WASHINGTON -- While the basic principle may be the same, today's windmills can hardly be compared to models built in the 1980s when the first wind farms were developed and soon ran into problems.
The turbines today are much larger, taller, lighter and more durable. Complex computer technology and improved aerodynamic design also has increased efficiency.
Still, much remains to be learned. The challenge is to design turbines that can tame fluctuations of the wind to make power more reliable and constant.
"There's got to be a better windmill ..., more efficient technology, lower costs and more reliability," says Brian Smith, an engineer at the government's National Wind Technology Center in Golden, Colo., trying to develop the next generation of turbines.
It's not that windmills are unreliable, says Smith. When the wind blows, they perform 98 percent of the time. The wind is intermittent, however, and on average today's windmill produces only about one-third the electricity that it is capable of generating at peak wind conditions.
The principle of a wind turbine has changed little. It's still a rotor, a gearbox and generator and control systems.
But today's turbines are cheaper, easier to install and work more efficiently. They have cut the cost of generating electricity by wind from 38 cents a kilowatt-hour 20 years ago to 3 to 5 cents a kilowatt-hour today.
The new designs address some past environmental concerns. Turbines are now sleeker, more tubular, so that birds cannot perch on them. They are larger but also quieter.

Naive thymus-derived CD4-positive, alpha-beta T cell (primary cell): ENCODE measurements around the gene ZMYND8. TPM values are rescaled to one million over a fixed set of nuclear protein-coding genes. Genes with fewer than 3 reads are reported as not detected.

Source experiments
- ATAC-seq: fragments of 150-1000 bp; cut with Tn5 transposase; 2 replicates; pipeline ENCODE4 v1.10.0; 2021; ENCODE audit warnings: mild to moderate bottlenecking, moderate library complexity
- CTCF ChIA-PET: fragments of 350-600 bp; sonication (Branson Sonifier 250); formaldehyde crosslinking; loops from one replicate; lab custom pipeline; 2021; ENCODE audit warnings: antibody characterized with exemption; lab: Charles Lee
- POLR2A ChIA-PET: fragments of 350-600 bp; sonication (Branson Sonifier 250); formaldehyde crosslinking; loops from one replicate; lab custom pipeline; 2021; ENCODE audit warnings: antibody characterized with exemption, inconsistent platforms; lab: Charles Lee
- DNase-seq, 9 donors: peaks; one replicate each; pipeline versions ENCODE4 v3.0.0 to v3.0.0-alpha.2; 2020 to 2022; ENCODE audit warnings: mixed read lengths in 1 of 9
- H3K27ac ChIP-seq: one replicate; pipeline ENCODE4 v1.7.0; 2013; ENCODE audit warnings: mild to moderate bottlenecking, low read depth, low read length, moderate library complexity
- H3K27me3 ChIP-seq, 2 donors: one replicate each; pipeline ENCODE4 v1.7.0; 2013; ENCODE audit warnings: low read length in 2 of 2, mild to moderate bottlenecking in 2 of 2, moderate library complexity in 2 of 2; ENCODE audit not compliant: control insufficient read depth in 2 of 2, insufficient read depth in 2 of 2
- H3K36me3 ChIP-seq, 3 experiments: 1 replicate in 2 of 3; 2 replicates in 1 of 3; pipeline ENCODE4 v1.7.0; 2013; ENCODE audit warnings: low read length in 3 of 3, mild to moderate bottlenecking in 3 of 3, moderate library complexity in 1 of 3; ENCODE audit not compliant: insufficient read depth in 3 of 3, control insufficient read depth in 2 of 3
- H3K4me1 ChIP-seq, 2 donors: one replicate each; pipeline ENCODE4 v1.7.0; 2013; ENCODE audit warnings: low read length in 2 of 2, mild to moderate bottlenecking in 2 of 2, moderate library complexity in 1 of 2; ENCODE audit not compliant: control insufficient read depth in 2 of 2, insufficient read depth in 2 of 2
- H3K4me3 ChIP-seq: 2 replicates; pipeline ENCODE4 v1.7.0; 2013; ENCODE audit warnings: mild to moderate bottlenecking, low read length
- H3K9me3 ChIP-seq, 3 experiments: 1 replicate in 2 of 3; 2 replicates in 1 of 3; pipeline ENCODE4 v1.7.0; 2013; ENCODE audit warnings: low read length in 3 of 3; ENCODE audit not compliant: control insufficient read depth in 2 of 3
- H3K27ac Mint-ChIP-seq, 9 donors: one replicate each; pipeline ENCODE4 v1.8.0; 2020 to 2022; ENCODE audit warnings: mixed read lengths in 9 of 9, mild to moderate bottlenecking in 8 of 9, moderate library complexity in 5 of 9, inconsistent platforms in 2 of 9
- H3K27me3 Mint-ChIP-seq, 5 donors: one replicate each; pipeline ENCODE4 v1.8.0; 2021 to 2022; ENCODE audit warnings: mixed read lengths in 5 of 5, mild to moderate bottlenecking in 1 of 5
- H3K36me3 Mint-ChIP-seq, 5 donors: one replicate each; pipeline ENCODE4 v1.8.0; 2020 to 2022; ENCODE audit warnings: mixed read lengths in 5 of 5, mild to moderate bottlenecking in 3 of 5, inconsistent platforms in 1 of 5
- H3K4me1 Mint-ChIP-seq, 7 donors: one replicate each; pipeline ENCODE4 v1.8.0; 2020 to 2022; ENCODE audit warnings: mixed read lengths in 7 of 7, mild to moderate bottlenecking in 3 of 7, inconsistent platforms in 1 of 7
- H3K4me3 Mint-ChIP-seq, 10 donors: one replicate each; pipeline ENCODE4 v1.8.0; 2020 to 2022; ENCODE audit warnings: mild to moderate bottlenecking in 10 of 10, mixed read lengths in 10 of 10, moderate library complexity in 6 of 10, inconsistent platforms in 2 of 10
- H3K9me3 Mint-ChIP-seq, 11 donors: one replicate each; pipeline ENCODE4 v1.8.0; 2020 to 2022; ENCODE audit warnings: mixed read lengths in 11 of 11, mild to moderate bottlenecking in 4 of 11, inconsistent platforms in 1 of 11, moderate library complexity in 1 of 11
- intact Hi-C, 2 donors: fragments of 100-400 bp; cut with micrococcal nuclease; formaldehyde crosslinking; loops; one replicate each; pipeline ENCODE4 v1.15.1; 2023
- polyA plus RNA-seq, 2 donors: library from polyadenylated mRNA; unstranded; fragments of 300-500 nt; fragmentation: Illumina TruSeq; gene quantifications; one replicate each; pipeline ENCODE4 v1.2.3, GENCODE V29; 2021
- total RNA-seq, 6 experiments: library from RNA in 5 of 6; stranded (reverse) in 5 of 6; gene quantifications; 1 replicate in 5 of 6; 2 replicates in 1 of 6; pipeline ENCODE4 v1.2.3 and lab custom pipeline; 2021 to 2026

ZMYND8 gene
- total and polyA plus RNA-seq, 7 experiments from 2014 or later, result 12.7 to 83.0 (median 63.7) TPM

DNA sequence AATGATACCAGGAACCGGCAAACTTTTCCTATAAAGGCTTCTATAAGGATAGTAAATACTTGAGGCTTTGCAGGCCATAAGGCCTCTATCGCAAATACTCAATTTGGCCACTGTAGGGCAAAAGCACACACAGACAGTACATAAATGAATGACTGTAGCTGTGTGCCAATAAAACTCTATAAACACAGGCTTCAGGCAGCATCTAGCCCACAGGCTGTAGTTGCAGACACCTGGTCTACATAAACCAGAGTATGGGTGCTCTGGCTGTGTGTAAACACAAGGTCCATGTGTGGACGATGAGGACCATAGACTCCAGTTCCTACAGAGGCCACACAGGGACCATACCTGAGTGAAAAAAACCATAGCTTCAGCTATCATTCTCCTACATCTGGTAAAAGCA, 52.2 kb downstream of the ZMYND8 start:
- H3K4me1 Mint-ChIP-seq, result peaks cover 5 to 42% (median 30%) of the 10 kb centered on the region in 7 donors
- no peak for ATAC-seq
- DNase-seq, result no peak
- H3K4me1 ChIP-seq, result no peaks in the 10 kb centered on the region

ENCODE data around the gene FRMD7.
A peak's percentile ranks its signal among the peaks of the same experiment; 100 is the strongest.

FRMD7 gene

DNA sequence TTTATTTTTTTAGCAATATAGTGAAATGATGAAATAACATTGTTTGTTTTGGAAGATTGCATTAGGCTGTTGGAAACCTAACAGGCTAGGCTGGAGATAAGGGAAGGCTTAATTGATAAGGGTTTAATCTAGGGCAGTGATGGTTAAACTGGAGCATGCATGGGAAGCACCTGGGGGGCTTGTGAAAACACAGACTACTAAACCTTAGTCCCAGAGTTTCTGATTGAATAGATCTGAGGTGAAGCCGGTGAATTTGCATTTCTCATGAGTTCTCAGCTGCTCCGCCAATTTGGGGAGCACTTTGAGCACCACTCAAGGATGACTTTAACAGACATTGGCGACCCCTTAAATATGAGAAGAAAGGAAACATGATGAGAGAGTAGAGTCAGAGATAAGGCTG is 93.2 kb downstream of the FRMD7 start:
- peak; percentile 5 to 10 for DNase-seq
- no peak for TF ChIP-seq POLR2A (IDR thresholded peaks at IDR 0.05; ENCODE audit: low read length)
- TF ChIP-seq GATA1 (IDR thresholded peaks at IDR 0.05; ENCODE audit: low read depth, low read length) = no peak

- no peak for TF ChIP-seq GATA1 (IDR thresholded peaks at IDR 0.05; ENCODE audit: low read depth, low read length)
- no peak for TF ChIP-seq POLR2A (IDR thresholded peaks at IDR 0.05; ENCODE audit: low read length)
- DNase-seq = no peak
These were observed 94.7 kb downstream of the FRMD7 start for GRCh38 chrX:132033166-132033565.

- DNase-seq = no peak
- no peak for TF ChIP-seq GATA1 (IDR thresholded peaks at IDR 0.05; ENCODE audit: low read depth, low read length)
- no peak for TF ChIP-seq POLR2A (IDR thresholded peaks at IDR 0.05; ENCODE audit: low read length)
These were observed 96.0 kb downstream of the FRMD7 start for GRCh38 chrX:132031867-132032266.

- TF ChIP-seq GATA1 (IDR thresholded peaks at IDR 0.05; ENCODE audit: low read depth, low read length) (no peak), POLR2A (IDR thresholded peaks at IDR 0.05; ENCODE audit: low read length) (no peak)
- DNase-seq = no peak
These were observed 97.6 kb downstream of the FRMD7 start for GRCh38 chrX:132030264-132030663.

"The machines built in the early 1980s were almost on the scale of a bicycle" compared to today's machines, says Benjamin Bell, vice president for commercial engineering at Enron Wind Corp.
Those windmills generated 100 kilowatts or less of power with rotors of 50 to 60 feet across. Today's windmills produce from 660 kilowatts to as much as 2,000 kilowatts with rotors equal to the wingspan of a Boeing 747.
The most vexing problem is achieving a constant flow of power from the unpredictable nature of wind that meets demand, but does not overload electrical grids with sudden voltage increases.
To do this, engineers have focused on designing turbines to generate power at lower wind speeds and continue functioning at higher gusts by partially shutting down to prevent voltage overloads or damage to the gearbox.
Enron has developed a variable wind speed turbine that reaches peak production of 1.5 megawatts at wind speed of 28 mph but also can produce electricity at winds of less than 8 mph, says Bell. When wind velocity exceeds ideal conditions, the blades pitch back to protect the equipment.
On the Net:
National Wind Technology Center: http://www.nrel.gov/wind/
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